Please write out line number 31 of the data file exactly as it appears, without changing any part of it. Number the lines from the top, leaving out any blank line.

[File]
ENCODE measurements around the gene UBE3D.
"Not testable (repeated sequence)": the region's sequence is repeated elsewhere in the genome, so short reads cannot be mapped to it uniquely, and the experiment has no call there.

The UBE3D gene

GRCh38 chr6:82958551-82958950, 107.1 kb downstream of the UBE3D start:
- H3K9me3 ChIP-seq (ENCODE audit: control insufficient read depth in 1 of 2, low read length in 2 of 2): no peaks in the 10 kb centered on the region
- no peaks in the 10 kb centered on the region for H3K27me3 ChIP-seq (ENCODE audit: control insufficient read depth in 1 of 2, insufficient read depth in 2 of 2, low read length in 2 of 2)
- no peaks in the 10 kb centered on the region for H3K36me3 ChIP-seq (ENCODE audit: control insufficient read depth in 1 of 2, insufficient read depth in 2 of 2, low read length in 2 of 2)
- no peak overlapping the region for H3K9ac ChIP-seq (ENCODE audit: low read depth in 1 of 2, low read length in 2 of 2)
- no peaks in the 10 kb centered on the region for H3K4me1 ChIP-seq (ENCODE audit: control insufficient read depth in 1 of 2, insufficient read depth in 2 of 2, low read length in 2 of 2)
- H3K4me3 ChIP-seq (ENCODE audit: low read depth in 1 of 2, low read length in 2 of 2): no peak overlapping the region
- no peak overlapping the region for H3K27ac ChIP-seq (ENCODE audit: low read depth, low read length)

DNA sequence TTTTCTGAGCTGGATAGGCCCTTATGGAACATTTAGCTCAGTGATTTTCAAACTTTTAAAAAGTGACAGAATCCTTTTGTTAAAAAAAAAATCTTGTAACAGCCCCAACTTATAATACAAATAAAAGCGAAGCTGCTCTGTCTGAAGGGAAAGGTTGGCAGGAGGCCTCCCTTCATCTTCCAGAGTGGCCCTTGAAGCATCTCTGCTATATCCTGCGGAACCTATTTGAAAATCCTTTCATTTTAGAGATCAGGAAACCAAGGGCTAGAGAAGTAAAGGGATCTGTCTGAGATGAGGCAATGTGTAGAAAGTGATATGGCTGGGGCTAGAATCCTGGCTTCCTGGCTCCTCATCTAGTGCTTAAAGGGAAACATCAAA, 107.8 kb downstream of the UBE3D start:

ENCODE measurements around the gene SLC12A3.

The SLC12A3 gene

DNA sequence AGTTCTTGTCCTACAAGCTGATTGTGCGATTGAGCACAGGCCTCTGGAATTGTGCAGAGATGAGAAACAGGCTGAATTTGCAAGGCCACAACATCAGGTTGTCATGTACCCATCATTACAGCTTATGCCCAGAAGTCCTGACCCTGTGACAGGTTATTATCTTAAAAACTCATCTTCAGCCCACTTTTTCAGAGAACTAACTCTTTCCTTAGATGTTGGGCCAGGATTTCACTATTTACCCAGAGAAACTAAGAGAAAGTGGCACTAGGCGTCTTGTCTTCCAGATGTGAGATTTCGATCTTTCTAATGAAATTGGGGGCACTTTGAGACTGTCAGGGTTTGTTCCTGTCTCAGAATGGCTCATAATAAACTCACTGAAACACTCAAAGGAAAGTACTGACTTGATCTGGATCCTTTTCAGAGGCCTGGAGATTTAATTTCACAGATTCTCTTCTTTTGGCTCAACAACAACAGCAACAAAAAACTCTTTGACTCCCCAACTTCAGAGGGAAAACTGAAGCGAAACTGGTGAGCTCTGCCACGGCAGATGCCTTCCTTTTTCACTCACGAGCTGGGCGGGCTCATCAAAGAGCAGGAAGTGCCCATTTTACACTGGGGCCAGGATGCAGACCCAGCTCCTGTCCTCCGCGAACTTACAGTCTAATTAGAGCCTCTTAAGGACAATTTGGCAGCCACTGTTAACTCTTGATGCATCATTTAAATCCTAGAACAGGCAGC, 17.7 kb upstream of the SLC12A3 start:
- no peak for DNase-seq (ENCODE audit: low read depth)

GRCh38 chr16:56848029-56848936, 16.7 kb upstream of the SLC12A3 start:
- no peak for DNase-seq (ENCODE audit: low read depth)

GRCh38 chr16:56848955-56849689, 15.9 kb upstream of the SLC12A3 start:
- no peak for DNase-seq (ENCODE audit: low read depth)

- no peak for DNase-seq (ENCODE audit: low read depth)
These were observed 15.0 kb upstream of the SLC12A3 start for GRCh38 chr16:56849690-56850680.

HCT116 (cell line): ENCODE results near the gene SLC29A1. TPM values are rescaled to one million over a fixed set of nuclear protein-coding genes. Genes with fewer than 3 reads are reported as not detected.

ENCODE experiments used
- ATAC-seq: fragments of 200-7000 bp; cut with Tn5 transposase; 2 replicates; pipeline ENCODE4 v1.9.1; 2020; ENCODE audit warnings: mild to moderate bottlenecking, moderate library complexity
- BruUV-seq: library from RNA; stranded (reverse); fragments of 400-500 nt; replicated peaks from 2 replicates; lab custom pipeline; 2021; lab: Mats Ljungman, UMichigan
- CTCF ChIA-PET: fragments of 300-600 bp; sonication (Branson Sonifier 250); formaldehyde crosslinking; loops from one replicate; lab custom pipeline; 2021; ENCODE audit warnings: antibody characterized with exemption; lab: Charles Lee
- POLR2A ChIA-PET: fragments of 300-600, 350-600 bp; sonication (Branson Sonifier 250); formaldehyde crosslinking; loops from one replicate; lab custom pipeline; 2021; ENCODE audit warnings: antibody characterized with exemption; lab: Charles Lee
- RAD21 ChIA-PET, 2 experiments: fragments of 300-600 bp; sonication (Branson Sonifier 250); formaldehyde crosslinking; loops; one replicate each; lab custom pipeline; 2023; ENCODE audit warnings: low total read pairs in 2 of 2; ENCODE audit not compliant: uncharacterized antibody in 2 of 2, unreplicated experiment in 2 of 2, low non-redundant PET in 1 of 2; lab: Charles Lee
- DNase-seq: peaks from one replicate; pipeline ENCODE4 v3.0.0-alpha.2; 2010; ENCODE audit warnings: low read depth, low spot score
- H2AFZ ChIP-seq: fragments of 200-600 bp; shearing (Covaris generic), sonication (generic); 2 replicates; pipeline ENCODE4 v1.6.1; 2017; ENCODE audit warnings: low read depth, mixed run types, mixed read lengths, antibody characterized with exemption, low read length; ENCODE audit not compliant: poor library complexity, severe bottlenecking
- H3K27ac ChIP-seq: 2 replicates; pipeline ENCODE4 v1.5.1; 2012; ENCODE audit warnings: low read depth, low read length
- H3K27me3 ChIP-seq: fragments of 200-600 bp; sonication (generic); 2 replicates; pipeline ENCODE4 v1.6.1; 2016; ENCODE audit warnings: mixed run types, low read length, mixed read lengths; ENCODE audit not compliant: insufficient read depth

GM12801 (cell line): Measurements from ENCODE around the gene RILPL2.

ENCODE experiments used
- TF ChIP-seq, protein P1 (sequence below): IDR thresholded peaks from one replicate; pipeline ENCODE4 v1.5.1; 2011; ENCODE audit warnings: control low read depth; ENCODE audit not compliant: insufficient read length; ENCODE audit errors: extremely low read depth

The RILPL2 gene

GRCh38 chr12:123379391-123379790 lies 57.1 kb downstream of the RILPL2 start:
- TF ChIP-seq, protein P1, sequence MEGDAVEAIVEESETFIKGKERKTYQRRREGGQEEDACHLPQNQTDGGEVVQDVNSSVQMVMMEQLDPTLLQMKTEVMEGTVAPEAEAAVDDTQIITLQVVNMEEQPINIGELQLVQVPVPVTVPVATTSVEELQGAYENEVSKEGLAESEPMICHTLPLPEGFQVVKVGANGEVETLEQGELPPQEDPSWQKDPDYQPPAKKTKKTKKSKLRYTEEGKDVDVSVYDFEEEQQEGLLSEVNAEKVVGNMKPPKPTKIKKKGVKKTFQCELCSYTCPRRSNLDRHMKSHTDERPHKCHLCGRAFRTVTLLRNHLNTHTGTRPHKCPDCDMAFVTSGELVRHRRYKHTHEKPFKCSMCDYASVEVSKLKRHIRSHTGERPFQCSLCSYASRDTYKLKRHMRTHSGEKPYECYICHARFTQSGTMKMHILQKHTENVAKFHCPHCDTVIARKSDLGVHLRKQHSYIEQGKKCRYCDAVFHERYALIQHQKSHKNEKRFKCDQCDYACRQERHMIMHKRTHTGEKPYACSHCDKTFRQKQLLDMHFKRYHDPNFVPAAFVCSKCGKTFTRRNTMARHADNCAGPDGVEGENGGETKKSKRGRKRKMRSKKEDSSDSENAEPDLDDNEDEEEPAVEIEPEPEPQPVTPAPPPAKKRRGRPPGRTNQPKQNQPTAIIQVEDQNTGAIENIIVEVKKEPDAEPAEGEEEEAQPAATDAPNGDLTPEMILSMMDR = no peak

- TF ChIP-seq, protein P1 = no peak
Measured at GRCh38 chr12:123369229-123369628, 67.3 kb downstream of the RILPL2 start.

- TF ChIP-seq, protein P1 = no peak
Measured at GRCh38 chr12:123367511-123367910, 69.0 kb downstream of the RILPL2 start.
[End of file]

- H2AFZ ChIP-seq: fragments of 200-600 bp; shearing (Covaris generic), sonication (generic); 2 replicates; pipeline ENCODE4 v1.6.1; 2017; ENCODE audit warnings: low read depth, mixed run types, mixed read lengths, antibody characterized with exemption, low read length; ENCODE audit not compliant: poor library complexity, severe bottlenecking